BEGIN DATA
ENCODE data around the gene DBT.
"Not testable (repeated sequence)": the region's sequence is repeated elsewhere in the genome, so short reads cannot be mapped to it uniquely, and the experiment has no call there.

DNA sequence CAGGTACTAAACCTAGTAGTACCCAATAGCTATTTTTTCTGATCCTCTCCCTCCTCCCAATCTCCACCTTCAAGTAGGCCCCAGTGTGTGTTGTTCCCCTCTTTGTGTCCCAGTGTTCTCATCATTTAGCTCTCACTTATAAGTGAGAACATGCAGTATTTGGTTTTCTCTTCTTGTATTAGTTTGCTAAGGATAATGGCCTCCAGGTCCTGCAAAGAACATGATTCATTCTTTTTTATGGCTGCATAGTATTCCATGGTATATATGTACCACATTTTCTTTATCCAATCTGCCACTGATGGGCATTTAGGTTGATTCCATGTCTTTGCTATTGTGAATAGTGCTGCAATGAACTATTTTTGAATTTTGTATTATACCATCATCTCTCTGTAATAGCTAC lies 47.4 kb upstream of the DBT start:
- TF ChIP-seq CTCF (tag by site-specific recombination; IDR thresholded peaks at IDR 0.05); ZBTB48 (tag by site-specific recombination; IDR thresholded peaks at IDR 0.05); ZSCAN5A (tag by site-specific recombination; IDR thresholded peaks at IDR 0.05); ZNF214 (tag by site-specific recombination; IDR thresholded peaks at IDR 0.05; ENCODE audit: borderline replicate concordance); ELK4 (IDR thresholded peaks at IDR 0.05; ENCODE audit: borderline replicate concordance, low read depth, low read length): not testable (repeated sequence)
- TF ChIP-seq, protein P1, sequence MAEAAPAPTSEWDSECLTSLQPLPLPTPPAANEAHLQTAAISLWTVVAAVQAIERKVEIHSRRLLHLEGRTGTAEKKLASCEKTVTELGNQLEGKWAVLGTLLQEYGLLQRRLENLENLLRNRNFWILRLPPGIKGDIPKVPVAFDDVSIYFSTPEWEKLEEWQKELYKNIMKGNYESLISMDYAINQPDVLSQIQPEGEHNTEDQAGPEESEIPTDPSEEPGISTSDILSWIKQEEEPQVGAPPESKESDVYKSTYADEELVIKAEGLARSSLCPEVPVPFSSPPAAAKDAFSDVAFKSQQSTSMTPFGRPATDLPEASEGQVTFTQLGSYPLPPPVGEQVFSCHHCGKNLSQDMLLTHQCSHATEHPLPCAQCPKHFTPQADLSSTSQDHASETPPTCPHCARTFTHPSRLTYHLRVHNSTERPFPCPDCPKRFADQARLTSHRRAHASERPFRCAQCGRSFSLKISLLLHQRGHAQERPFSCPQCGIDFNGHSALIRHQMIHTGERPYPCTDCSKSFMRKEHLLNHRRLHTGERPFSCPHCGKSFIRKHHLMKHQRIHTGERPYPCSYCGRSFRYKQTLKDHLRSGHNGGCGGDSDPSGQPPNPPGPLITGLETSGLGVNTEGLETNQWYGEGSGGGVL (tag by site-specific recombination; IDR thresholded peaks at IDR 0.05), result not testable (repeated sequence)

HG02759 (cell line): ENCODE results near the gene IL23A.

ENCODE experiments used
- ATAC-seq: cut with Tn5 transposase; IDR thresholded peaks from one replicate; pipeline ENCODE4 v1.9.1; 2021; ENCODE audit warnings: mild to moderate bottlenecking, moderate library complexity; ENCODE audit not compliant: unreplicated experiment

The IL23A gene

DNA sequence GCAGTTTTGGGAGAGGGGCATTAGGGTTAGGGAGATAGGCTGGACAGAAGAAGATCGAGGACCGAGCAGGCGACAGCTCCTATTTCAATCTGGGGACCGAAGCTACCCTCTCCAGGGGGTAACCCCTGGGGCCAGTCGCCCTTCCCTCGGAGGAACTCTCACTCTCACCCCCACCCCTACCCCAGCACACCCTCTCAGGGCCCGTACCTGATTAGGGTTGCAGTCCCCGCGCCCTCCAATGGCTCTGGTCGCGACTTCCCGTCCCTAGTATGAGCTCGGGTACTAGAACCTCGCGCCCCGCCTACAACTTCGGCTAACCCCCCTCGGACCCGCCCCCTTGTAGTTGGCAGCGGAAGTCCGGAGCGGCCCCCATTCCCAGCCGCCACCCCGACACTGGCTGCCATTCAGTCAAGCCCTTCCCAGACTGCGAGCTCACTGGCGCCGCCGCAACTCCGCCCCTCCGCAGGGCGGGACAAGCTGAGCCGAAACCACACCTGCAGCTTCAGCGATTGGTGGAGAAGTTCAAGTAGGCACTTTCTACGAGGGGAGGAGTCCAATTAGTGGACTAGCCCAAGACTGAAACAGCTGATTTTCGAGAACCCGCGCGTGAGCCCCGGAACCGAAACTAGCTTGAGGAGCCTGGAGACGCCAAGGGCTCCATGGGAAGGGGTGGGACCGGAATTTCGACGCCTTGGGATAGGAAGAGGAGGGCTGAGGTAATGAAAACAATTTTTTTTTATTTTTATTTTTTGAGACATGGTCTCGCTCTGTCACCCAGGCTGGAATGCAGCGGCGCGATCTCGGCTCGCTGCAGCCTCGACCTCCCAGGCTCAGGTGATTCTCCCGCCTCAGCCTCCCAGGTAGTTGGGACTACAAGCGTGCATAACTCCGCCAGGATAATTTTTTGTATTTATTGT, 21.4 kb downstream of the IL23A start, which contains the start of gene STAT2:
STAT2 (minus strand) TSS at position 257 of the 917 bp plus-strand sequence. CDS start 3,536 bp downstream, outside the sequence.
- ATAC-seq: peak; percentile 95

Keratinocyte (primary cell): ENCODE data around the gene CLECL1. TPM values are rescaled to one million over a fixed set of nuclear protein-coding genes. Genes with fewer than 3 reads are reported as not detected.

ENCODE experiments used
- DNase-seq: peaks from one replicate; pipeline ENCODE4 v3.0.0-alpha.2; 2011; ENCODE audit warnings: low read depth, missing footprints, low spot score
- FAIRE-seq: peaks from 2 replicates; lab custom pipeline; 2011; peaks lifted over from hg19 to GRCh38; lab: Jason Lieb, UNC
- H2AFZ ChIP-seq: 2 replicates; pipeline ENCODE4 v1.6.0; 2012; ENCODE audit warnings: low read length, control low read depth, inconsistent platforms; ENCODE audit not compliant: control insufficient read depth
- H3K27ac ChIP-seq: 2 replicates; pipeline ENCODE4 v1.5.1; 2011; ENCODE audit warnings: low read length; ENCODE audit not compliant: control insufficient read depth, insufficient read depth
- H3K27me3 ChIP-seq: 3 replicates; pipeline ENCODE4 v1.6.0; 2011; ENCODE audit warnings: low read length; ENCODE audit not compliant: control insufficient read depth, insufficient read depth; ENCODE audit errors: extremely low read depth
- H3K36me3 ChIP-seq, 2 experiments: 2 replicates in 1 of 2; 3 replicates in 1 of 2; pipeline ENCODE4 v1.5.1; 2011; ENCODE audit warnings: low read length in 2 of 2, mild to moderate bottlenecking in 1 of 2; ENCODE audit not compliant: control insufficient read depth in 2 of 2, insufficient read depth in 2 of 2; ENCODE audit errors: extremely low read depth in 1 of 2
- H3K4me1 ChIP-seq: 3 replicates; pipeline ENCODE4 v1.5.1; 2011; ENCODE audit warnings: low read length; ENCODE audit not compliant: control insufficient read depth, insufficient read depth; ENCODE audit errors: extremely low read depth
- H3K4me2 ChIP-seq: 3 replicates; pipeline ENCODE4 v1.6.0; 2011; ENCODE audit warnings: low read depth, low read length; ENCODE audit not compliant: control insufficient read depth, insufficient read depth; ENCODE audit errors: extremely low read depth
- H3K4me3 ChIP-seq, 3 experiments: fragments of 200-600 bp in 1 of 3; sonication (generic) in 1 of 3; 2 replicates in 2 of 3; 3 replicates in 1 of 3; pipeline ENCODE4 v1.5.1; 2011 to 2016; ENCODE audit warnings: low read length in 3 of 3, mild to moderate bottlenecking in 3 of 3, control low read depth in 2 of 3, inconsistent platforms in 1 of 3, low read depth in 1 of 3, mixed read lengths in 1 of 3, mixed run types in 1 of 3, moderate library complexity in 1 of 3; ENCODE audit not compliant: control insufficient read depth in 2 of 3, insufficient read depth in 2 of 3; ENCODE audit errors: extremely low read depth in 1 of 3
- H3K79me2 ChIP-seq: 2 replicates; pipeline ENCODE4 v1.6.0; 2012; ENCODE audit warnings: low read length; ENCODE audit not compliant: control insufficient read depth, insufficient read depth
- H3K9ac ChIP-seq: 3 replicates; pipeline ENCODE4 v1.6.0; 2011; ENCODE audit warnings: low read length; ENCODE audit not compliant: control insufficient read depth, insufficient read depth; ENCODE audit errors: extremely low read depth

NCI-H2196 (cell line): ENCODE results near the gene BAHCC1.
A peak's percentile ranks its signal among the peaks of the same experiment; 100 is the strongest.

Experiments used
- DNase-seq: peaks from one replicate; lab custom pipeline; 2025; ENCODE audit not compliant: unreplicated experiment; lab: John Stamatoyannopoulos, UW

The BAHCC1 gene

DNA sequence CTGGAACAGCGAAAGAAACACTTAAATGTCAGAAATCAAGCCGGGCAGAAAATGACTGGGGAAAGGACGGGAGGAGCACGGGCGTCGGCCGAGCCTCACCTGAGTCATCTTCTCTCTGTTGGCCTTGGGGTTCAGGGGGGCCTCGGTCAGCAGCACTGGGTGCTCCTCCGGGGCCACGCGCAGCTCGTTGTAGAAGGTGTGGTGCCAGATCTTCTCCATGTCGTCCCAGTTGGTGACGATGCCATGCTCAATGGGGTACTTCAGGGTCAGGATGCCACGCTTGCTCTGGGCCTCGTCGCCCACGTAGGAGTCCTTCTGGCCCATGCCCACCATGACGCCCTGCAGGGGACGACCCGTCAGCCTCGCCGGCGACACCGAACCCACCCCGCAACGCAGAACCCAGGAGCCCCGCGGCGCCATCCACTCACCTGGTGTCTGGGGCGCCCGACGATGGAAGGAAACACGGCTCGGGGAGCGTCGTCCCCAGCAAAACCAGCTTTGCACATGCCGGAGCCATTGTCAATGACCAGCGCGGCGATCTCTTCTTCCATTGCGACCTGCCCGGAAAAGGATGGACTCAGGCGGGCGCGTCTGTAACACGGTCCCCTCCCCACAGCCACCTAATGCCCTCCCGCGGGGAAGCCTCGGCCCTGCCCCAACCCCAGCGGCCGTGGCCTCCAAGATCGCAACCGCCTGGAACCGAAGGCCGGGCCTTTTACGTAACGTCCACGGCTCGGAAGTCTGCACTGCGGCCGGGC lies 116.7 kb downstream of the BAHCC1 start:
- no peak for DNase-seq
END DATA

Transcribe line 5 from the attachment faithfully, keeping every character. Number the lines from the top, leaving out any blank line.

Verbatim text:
- TF ChIP-seq, protein P1, sequence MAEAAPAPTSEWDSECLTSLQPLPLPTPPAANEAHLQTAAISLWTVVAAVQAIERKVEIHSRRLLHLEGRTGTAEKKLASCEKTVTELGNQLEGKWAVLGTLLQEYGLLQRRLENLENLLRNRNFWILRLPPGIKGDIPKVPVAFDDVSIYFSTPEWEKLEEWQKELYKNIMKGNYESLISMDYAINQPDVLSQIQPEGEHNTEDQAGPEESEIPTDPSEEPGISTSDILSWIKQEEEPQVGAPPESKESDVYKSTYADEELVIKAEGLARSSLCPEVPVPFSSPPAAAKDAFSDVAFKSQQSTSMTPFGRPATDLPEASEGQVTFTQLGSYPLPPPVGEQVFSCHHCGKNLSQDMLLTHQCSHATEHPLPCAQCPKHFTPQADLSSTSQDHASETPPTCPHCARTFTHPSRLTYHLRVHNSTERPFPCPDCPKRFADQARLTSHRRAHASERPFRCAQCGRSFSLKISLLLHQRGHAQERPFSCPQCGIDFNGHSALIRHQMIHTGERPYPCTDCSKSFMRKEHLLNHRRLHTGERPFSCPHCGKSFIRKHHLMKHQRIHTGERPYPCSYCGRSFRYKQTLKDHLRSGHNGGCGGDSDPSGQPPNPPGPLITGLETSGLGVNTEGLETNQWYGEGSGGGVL (tag by site-specific recombination; IDR thresholded peaks at IDR 0.05), result not testable (repeated sequence)